Images as from a visit to the USS Lexington museum, Corpus Christi, Texas, USA.
NAVAL SEA MINES USA/USN!
"Mk 74. The MK 74 is a versatile exercise mine (VEM) used to train mine countermeasures ships. It is an interactive training device that represents a typical bottom mine. 9 feet long [2.74 meters], 21 inches [533 mm] in diameter, and weights a little over 1200 pounds [544 kilograms]."
"Mk 52. The MK 52 mine was the first of a series of post WWII anti-submarine mines that were based on modified aircraft bombs. The mine used magnetic, acoustic, pressure, or a combination of triggering devices. " Can be delivered by surface vessels or aircraft.
"MK 65. The MK 65 is an aircraft-laid, all-modular, bottom-setting, multi-influence mine used against submarines and surface targets. It was designed as a mine from the outset using a thin-walled mine-type case filled with PBXN-103 explosive. Weight: 2390 lbs." "Dimensions: 29 inches (across the fins) x 128 inches (74 x 325 cm)".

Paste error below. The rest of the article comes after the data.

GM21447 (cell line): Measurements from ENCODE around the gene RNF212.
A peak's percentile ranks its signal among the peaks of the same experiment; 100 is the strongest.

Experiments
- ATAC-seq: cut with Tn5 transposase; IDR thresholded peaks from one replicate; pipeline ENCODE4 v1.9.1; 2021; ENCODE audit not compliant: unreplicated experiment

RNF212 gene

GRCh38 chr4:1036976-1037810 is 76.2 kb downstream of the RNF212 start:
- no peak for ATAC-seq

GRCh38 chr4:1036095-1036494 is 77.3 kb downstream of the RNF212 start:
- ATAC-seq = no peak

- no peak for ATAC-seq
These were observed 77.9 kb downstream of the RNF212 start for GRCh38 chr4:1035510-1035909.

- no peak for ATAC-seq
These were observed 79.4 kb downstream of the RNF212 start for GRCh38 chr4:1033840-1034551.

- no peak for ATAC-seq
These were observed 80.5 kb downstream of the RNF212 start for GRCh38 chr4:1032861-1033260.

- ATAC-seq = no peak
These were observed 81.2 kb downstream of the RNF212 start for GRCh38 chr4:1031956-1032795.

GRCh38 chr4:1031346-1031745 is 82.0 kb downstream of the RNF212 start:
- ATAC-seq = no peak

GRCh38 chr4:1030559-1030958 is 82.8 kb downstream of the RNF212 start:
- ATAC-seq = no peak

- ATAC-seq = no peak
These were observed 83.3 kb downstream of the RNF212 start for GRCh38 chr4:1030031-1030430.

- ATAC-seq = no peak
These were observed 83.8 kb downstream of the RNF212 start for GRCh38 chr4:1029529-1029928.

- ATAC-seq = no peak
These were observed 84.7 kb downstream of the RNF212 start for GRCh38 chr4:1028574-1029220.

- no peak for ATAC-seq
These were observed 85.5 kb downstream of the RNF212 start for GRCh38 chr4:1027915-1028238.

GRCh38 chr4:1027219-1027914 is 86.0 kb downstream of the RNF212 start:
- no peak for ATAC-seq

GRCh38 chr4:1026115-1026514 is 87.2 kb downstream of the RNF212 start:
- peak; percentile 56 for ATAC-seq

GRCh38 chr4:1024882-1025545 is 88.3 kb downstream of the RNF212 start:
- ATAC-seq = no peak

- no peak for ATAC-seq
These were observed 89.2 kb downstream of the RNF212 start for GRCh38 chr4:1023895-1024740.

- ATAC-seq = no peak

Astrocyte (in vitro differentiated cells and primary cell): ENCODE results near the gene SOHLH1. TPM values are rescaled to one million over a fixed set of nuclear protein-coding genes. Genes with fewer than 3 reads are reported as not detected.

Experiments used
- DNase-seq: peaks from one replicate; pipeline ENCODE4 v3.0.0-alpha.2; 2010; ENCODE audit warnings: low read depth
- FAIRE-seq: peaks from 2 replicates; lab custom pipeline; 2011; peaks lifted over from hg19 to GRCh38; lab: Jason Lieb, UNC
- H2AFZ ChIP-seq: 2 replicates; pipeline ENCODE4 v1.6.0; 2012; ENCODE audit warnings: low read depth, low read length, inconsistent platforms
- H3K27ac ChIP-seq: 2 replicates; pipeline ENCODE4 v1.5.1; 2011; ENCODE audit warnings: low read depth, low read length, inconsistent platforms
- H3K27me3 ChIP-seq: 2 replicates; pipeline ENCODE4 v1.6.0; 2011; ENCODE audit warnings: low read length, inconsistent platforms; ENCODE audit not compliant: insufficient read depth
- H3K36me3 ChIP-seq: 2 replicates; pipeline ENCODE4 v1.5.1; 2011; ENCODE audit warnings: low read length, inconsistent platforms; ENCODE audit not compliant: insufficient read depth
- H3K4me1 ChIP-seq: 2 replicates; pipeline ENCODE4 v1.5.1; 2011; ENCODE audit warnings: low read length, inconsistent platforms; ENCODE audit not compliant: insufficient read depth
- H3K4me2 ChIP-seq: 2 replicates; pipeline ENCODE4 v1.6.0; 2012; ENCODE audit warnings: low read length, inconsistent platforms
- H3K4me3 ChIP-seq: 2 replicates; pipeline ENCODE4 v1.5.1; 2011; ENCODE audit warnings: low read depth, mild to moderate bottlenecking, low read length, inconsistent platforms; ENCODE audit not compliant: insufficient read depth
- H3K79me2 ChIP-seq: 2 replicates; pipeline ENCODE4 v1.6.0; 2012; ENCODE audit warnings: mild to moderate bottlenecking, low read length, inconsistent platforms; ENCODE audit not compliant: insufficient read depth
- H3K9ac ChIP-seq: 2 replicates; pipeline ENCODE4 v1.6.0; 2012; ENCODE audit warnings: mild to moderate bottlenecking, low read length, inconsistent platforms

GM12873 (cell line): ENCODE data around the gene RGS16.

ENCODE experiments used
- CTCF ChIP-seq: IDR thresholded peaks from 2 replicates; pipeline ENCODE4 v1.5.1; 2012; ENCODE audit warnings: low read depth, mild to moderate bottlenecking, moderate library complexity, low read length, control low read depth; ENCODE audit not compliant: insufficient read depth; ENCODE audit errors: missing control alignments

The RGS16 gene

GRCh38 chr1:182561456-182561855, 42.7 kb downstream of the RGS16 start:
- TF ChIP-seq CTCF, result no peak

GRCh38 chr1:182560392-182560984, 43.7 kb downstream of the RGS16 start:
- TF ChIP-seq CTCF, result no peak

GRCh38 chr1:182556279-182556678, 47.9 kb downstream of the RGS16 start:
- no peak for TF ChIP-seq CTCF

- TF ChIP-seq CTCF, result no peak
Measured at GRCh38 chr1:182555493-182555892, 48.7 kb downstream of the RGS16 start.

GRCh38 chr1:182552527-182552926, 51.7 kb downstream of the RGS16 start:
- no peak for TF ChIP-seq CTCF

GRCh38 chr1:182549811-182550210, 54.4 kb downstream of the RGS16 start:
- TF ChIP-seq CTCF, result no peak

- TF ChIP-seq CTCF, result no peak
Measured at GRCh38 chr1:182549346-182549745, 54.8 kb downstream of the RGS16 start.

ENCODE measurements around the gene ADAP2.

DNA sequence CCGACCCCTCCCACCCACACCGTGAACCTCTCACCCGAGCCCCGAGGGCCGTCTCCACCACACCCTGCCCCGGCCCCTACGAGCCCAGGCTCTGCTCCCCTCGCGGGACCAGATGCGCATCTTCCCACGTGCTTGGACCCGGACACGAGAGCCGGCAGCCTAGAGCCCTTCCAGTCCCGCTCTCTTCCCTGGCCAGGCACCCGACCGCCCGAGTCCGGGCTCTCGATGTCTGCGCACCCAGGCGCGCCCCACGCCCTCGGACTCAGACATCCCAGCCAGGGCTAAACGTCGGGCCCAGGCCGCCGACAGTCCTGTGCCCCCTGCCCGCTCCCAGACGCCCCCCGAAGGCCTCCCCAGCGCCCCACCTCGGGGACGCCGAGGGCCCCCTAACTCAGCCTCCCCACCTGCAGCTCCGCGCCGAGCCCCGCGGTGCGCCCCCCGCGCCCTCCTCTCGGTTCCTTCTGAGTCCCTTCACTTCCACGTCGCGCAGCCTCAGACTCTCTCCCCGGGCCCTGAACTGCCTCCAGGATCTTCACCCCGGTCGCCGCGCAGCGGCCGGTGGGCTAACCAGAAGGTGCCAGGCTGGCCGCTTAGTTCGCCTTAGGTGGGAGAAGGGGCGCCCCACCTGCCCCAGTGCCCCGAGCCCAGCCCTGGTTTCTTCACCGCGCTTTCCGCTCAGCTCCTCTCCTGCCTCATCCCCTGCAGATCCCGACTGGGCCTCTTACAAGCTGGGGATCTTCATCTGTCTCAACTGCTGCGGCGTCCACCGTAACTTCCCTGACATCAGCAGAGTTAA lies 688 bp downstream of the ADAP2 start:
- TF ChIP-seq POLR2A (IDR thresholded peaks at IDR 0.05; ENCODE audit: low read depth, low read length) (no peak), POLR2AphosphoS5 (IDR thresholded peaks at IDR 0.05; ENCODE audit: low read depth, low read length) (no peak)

Image of naval contact sea mine as from the era of World War I and World War II. Anchored, submerged or on the surface and all the time dangerous. The navies of some nations still have in their inventory such mines? Making contact with any of those mines will send your ship to the bottom pronto. "Spherical mine [about] 44 inch (1.12 m) in diameter. Charge of 661 lbs. (300 kg)."
If you are in the vicinity of Corpus Christi, Texas, USA, I highly recommend a visit to the Lexington museum, without qualification or reservation.
Go ahead! Run the gauntlet! I dare you!
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